Less Is More
August 2014

Antibiotic Overuse and Clostridium difficileA Teachable Moment

Author Affiliations
  • 1Division of Infectious Diseases, Icahn School of Medicine at Mount Sinai, New York, New York

Copyright 2014 American Medical Association. All Rights Reserved. Applicable FARS/DFARS Restrictions Apply to Government Use.

JAMA Intern Med. 2014;174(8):1219-1220. doi:10.1001/jamainternmed.2014.2299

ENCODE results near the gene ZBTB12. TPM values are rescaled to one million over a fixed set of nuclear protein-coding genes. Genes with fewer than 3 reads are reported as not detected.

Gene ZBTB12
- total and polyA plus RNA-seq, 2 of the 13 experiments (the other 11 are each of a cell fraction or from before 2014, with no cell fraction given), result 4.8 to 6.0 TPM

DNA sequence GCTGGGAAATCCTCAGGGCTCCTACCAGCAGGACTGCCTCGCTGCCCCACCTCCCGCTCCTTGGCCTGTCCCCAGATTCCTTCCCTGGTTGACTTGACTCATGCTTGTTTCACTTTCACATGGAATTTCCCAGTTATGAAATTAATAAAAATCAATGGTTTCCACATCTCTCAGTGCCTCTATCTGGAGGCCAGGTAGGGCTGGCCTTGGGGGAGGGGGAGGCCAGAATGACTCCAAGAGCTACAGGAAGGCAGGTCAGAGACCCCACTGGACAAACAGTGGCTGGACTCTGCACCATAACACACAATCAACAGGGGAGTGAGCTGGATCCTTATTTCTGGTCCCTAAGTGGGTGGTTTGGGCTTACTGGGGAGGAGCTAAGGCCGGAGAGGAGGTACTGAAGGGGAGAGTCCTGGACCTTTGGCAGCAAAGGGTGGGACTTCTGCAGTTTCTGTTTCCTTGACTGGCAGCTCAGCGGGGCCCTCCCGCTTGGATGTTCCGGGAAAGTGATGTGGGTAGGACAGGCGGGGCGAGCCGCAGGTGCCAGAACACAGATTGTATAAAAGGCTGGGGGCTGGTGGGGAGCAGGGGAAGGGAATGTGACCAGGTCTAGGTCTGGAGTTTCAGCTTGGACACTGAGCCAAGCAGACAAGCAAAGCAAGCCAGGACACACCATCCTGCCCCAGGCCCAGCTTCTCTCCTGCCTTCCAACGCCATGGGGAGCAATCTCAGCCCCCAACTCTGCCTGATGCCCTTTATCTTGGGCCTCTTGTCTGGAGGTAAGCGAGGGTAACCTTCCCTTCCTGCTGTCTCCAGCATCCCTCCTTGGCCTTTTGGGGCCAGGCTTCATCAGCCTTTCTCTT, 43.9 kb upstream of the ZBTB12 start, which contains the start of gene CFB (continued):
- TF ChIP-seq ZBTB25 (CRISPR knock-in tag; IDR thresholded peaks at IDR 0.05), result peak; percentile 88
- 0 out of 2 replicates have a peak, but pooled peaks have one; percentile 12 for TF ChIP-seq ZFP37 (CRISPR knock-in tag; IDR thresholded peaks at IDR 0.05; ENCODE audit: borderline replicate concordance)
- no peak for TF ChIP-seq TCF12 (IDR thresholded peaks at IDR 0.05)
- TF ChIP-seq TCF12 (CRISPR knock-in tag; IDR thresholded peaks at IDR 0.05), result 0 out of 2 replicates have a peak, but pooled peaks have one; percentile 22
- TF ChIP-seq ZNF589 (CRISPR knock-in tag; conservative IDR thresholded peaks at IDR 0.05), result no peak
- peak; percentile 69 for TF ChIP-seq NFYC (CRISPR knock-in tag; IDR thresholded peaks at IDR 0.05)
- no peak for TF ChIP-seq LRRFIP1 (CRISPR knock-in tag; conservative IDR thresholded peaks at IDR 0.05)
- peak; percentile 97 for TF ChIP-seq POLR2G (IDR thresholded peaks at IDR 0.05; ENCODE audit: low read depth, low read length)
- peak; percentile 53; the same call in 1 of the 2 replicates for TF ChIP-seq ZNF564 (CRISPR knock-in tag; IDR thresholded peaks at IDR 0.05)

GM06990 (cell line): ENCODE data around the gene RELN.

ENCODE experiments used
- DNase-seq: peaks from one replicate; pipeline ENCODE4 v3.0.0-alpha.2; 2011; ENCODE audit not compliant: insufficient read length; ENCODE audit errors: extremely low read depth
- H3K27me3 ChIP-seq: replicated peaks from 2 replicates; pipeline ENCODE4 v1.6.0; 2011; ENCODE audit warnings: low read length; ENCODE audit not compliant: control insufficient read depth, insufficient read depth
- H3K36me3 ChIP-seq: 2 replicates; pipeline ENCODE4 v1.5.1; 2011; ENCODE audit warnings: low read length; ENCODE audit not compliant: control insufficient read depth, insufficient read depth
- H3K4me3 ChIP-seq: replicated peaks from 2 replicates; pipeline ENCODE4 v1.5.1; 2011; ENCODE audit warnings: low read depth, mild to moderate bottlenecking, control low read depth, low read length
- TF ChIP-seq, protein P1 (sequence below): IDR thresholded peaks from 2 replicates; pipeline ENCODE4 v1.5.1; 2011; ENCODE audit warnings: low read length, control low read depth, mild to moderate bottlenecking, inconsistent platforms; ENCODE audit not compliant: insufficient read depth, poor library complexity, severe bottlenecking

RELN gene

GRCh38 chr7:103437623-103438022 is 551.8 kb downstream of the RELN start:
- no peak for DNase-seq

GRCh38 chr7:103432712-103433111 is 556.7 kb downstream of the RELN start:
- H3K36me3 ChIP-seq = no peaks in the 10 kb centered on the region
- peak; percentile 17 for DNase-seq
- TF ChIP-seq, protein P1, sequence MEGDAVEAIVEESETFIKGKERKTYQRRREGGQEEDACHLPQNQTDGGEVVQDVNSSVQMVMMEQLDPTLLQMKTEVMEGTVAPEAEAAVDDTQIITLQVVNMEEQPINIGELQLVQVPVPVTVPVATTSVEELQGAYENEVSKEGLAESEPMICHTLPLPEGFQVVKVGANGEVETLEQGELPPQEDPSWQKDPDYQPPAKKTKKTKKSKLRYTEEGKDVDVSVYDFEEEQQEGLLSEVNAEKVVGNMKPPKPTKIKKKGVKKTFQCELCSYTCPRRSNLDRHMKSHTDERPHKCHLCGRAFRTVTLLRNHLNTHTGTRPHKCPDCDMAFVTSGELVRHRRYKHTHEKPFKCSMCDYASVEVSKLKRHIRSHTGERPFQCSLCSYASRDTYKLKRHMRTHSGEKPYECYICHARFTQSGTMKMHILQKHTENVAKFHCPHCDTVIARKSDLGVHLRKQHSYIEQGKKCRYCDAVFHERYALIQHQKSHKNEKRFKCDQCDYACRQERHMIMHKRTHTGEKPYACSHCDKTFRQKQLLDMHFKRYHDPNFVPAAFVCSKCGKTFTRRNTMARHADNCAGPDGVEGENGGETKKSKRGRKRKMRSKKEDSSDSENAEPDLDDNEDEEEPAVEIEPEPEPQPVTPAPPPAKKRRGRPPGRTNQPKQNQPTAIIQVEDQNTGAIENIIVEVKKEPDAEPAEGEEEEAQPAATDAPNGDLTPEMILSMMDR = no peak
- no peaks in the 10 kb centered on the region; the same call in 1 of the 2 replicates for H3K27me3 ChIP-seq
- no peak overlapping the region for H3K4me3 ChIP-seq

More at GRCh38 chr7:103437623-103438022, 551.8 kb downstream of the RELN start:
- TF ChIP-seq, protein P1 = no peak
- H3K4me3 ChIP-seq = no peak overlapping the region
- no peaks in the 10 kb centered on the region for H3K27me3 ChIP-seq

A woman in her 80s with a history of diabetes mellitus and a recent arm laceration presented to the emergency department with 1 day of fever, confusion, and a painful, rapidly spreading erythematous area on her arm. Because a necrotizing infection was suspected, treatment with imipenem, clindamycin phosphate, and vancomycin hydrochloride was started. Surgical exploration and debridement confirmed a diagnosis of necrotizing fasciitis. Afterward, she became hypotensive and was admitted to the intensive care unit (ICU). Several operative cultures were positive for group A Streptococcus. The patient underwent 2 additional debridements that week and then was transferred out of the ICU. Treatment with imipenem, clindamycin, and vancomycin was continued for a total of 21 days while she remained in the hospital because of delirium.

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